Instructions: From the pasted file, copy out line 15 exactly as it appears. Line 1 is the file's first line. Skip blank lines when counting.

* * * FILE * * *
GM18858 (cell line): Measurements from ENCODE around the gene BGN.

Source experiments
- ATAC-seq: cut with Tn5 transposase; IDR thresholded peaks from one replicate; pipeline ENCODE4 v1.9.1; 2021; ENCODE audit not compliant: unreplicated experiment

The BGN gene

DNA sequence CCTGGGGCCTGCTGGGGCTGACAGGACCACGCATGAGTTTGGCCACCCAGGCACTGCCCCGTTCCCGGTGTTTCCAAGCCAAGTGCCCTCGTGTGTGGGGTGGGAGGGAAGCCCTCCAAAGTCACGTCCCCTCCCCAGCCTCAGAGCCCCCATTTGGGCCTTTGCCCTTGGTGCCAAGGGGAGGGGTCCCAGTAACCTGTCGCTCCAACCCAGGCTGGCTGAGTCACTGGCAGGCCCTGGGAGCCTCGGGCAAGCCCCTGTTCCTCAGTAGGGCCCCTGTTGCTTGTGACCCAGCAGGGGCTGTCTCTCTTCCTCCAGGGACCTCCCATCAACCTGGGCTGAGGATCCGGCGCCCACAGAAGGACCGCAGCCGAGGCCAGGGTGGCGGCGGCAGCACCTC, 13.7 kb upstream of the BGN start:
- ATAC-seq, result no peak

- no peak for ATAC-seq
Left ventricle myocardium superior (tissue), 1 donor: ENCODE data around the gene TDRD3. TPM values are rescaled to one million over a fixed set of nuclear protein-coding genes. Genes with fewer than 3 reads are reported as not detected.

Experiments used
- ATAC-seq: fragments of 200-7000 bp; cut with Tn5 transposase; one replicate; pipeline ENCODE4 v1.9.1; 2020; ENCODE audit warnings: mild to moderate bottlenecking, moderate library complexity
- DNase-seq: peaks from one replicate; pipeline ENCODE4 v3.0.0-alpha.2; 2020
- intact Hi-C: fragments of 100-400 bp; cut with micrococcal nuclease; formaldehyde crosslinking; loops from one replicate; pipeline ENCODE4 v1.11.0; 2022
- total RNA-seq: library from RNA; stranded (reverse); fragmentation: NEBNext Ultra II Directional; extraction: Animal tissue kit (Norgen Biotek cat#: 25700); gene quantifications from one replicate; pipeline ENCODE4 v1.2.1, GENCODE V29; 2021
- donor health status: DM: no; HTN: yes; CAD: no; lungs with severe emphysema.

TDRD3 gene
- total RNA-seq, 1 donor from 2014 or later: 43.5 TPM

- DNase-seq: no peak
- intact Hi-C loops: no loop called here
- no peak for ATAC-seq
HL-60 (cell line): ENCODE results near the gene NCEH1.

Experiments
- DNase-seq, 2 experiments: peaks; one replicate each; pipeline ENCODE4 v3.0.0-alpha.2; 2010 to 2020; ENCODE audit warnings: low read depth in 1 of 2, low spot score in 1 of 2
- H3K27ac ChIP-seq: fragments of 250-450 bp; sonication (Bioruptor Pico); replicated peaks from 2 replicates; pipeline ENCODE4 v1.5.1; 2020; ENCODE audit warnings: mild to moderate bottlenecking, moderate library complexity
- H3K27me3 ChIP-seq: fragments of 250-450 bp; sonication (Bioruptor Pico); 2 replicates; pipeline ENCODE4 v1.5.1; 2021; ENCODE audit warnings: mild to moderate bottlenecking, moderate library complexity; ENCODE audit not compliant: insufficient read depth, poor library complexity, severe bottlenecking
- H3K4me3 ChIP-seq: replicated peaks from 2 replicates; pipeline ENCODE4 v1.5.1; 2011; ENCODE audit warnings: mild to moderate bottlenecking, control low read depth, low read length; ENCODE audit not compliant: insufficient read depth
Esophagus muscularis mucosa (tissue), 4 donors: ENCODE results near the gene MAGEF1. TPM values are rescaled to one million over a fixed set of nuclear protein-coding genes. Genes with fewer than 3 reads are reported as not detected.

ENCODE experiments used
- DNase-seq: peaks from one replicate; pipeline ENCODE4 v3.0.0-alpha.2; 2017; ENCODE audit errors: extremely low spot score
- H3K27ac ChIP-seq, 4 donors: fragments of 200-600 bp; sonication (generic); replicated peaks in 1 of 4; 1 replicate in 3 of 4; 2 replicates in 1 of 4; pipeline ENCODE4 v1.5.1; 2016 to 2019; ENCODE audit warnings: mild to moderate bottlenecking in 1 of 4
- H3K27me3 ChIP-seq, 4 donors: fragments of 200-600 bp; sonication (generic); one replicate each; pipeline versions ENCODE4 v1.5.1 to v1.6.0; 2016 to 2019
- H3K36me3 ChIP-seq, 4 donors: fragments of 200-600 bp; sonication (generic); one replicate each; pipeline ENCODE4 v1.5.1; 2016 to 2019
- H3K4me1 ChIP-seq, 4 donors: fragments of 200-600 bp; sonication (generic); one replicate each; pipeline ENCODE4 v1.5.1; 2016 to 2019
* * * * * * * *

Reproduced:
TDRD3 gene